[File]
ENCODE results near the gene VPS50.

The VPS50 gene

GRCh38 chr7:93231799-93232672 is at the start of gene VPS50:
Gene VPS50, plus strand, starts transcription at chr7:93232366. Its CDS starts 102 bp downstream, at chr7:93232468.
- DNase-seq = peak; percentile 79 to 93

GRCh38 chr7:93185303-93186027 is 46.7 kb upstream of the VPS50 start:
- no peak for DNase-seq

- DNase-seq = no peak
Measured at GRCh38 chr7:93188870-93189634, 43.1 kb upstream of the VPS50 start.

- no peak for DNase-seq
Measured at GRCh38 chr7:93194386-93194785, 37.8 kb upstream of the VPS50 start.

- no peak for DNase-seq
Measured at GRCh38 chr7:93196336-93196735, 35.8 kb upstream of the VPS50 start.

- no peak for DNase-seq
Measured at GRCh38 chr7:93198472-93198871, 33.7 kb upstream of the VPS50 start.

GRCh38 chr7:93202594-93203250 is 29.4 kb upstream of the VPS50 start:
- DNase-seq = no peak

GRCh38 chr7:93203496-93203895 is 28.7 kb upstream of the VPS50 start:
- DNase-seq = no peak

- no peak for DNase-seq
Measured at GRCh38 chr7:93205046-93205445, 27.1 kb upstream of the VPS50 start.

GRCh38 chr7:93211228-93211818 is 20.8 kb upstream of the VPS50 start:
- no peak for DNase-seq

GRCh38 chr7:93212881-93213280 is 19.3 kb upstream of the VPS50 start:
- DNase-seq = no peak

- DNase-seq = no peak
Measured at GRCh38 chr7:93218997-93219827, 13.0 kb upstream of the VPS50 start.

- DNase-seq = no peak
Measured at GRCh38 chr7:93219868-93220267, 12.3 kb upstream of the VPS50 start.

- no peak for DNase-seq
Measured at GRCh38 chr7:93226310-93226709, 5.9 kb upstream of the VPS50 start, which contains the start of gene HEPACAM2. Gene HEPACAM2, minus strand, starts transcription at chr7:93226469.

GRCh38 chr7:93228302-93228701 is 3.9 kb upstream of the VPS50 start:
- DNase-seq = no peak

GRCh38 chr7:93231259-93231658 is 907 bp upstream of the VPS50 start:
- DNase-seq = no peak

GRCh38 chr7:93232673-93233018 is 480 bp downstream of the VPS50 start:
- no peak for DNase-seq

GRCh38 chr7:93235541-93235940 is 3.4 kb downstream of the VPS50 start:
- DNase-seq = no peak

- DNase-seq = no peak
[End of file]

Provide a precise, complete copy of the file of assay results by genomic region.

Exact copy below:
ENCODE results near the gene VPS50.

The VPS50 gene

GRCh38 chr7:93231799-93232672 is at the start of gene VPS50:
Gene VPS50, plus strand, starts transcription at chr7:93232366. Its CDS starts 102 bp downstream, at chr7:93232468.
- DNase-seq = peak; percentile 79 to 93

GRCh38 chr7:93185303-93186027 is 46.7 kb upstream of the VPS50 start:
- no peak for DNase-seq

- DNase-seq = no peak
Measured at GRCh38 chr7:93188870-93189634, 43.1 kb upstream of the VPS50 start.

- no peak for DNase-seq
Measured at GRCh38 chr7:93194386-93194785, 37.8 kb upstream of the VPS50 start.

- no peak for DNase-seq
Measured at GRCh38 chr7:93196336-93196735, 35.8 kb upstream of the VPS50 start.

- no peak for DNase-seq
Measured at GRCh38 chr7:93198472-93198871, 33.7 kb upstream of the VPS50 start.

GRCh38 chr7:93202594-93203250 is 29.4 kb upstream of the VPS50 start:
- DNase-seq = no peak

GRCh38 chr7:93203496-93203895 is 28.7 kb upstream of the VPS50 start:
- DNase-seq = no peak

- no peak for DNase-seq
Measured at GRCh38 chr7:93205046-93205445, 27.1 kb upstream of the VPS50 start.

GRCh38 chr7:93211228-93211818 is 20.8 kb upstream of the VPS50 start:
- no peak for DNase-seq

GRCh38 chr7:93212881-93213280 is 19.3 kb upstream of the VPS50 start:
- DNase-seq = no peak

- DNase-seq = no peak
Measured at GRCh38 chr7:93218997-93219827, 13.0 kb upstream of the VPS50 start.

- DNase-seq = no peak
Measured at GRCh38 chr7:93219868-93220267, 12.3 kb upstream of the VPS50 start.

- no peak for DNase-seq
Measured at GRCh38 chr7:93226310-93226709, 5.9 kb upstream of the VPS50 start, which contains the start of gene HEPACAM2. Gene HEPACAM2, minus strand, starts transcription at chr7:93226469.

GRCh38 chr7:93228302-93228701 is 3.9 kb upstream of the VPS50 start:
- DNase-seq = no peak

GRCh38 chr7:93231259-93231658 is 907 bp upstream of the VPS50 start:
- DNase-seq = no peak

GRCh38 chr7:93232673-93233018 is 480 bp downstream of the VPS50 start:
- no peak for DNase-seq

GRCh38 chr7:93235541-93235940 is 3.4 kb downstream of the VPS50 start:
- DNase-seq = no peak

- DNase-seq = no peak